The people of Unisan, Tayabas (now Quezon) may have not noticed it (particularly the younger generation), but these prying eyes did. The colorful mix of the procession, the devotees’ singing of Dios Te Salve María and other church songs in Latin, and the town’s various ancestral houses (bahay na bató) made the whole scene very Hispanic, indeed. After having attended Unisan’s Santacruzan and witnessed the Rigodón de Honor, I remarked that the only thing lacking to make the picture complete was the Spanish language.
But even without the Spanish language, for as long as the Philippines remains Christian, i.e. Catholic, complete with her traditions that were brought here by the friars, we shall continue living as a Hispanic country.
Santacruzan sa Unisan
Last 29 May, my cousins Josephine “Jam” Alas y Láus (one of Magic 89.9‘s youngest disc jocks) and up-and-coming basketball superstar Kevin Louie Alas y Platón (of Colegio de San Juan de Letrán Knights and PBA D-League‘s Cebuana Lhuillier Gems; son of famous multi-titled basketball coach Francisco Luis “Louie” Alas y Évora) participated in the annual Santacruzan, the culmination of the month-long Flores de Mayo. Jam represented the queen of May flowers, La Reina de las Flores; Kevin was her escort. Typhoon Chedeng was threatening to ruin the event all week. Surprisingly (or should I say miracurously), the typhoon suddenly veered its course, and that afternoon procession was greeted by sunny skies instead!
Below are photos of each queen with brief historical descriptions, but not wanting in criticisms. It is hoped that subsequent Santacruzan processions will strictly adhere to tradition, and that each representative queen must first be “indoctrinated” on the meaning and significance of this holy procession even before they participate. This is not merely a pagandahan affair. Each queen has meaning. That must be squarely emphasized so as not to forget the true value of this summertime Catholic procession.
¡Gracias a la Virgen María, la reina verdadera de las Flores de Mayo!
Reina de los Ángeles. Traditionally, this queen has a branch of white flowers.
Young girls clad in white carrying the letters A–V–E M–A–R–Í–A.
Traditionally, this queen is a young girl dressed in a long red gown. She carries with her a triangular yellow flag. She represents the arrival of Christianity. But where is the yellow flag in this photo?
Buán (Moon) at mğa Bituín (Stars). Buán represents the Moon which is the throne of the Virgin Mary.
Another representative for Reina de los Ángeles.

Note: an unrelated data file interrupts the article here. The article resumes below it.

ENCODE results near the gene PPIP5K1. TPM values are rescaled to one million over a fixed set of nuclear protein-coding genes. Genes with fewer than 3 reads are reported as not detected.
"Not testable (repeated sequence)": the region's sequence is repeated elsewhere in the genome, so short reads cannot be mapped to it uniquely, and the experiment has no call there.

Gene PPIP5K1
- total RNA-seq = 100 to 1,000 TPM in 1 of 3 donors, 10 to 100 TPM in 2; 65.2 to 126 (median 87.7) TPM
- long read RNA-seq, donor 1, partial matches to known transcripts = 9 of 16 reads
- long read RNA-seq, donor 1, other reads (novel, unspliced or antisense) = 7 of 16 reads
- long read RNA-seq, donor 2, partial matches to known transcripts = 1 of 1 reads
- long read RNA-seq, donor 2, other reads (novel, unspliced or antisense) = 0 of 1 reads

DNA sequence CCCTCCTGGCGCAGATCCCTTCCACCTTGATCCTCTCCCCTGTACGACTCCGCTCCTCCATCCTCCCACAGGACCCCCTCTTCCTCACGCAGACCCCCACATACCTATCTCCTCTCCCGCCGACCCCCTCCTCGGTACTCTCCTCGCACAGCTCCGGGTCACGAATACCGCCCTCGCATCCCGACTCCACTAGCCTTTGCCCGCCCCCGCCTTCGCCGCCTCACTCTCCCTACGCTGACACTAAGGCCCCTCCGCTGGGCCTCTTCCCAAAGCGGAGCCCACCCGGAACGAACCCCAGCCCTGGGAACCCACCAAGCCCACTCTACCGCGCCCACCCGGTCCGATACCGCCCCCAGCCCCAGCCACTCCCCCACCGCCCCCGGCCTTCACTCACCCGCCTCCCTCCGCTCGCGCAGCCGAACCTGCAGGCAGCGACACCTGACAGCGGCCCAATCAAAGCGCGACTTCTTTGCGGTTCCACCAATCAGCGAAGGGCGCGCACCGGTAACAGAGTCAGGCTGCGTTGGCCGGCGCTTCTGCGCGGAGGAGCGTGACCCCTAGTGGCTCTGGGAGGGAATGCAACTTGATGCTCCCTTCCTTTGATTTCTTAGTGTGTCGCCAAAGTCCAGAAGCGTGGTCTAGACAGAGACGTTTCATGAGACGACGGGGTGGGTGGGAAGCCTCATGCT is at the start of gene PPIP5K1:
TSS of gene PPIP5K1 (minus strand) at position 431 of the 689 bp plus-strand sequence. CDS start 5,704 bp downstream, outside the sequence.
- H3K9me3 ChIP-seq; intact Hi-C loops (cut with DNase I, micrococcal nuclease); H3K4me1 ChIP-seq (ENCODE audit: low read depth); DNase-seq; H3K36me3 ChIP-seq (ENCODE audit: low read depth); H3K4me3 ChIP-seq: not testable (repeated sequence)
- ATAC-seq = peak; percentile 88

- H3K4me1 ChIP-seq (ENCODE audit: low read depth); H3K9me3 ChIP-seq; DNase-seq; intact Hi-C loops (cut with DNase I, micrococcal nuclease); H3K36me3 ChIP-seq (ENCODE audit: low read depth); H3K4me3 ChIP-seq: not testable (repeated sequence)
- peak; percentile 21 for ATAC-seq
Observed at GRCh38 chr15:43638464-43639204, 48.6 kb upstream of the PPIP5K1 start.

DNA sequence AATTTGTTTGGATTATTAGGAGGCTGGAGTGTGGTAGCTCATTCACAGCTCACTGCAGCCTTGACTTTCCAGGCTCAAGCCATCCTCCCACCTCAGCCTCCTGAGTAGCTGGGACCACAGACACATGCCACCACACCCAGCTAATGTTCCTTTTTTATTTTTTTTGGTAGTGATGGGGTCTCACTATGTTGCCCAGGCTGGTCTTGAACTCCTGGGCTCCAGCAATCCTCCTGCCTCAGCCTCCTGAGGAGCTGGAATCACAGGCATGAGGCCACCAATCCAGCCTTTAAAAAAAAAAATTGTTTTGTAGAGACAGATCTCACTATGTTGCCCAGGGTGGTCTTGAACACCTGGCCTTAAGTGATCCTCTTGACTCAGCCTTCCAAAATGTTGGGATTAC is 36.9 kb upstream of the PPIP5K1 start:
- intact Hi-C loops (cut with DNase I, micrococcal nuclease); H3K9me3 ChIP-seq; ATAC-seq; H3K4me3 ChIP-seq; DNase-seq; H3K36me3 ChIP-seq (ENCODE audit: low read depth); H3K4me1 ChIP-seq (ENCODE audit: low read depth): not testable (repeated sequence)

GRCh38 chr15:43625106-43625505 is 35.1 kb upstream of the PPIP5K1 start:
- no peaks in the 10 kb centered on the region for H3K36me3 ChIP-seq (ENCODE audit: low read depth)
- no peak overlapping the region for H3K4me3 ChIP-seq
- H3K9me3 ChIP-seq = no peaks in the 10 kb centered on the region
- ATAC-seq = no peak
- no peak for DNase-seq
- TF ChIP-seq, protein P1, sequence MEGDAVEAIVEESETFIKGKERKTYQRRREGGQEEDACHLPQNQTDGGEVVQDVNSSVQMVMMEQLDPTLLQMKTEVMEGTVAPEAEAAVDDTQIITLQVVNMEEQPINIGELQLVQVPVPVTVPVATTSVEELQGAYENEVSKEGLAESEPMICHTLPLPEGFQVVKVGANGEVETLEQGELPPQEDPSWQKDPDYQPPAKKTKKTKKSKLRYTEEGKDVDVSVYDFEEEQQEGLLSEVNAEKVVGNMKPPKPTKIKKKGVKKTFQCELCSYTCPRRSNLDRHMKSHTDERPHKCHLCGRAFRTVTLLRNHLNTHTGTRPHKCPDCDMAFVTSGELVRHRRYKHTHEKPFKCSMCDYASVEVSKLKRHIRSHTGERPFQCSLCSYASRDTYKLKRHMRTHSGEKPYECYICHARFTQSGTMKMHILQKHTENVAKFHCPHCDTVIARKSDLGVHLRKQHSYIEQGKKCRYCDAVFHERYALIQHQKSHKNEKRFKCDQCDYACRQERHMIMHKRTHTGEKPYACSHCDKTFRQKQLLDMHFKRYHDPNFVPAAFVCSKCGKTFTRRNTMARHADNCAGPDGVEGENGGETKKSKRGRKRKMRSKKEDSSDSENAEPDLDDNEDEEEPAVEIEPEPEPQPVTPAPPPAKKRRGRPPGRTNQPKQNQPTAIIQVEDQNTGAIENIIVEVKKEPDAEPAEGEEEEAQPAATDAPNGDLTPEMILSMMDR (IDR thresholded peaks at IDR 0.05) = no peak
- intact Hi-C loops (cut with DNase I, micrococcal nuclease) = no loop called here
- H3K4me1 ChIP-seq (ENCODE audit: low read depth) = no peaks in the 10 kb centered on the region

Reina de la Fe symbolizes Faith, the first of the Theological Virtues. This queen should carry a crucifix (but the lady pictured above doesn’t have one).
Reina Esperanza symbolizes the second of the Theological Virtues: Hope. This representative should carry an anchor, the Christian symbol for Hope.
Reina de la Caridad symbolizes Charity, the last of the Theological Virtues. And this queen should carry an image of a red heart (Christian symbol for the virtue she represents). But instead of that, what she carries in this photo is an abanico (a local fan).
Reina Luwalhatì represents the Glorious Mystery of the Holy Rosary.
Reina Hapis represents the Sorrowful Mystery of the Holy Rosary.
Reina Tuwâ represents the Joyful Mystery of the Holy Rosary.
Reina Abogada (in front) represents the defender of the poor and the oppressed. Traditionally, she carries a large book and wears a toga similar to those worn during graduation ceremonies. Behind her is Reina Sentenciada. Traditionally, her hands are tied by a rope. She represents the First Christians, particularly the virgins who were martyred in the name of the Christian Faith.
Reina de la Justicia. She represents the “Mirror of Justice”, a personification of the Virgin Mary which is one of her titles in the Litany of Loreto (Letanías Lauretanas). Her symbols (again not shown in this procession) are the familiar images of justice: a weighing scale and a sword.
Reina Samaritana represents the biblical lady with whom our Lord Jesus Christ had a conversation with at the well (John 4:13-30). Her symbol is a water jug which the representative queen should carry on her shoulders. (not apparent in this photo).
Reina de Saba represents the queen who had a special friendship with the famous King Solomon (I Book of Kings 10:1-13).
Reina Esther (sometimes spelled Ester) was a Jewish queen of Persia who saved her people from certain death at the hands of Haman the Agatite through her timely intervention. At the Flores de Mayo/Santacruzan procession, this queen is supposed to carry a scepter.
Reina Judit is the widow who saved her city from the Assyrians under the cruel general Holofernes. Her symbols: the severed head of Holofernes that she is supposed to carry in one hand and a sword in the other. Again, these props were not used.
Reina Elena III. There are usually three representatives for Reina Elena during the Santacruzan procession. But the escort particularly for Reina Elena III is traditionally a young boy, representing a young Emperor/Saint Constantine the Great.
Reina Elena II.
Reina Elena I.
Reina Elena, the mother of the emperor-saint, Constantine the Great. In Catholic tradition, she was the queen who looked for the relics of the Vera Cruz, or the True Cross, of our Lord Jesus Christ. Curiously, Vera Cruz is also a surname of one of the oldest families in Unisan.
Reina Emperatriz is actually the mother of Emperor/Saint Constantine the Great, none other than Reina Elena. The title emperatriz is derived from the Latin words Augusta Imperatrix, an honorific title given by the emperor to his mother.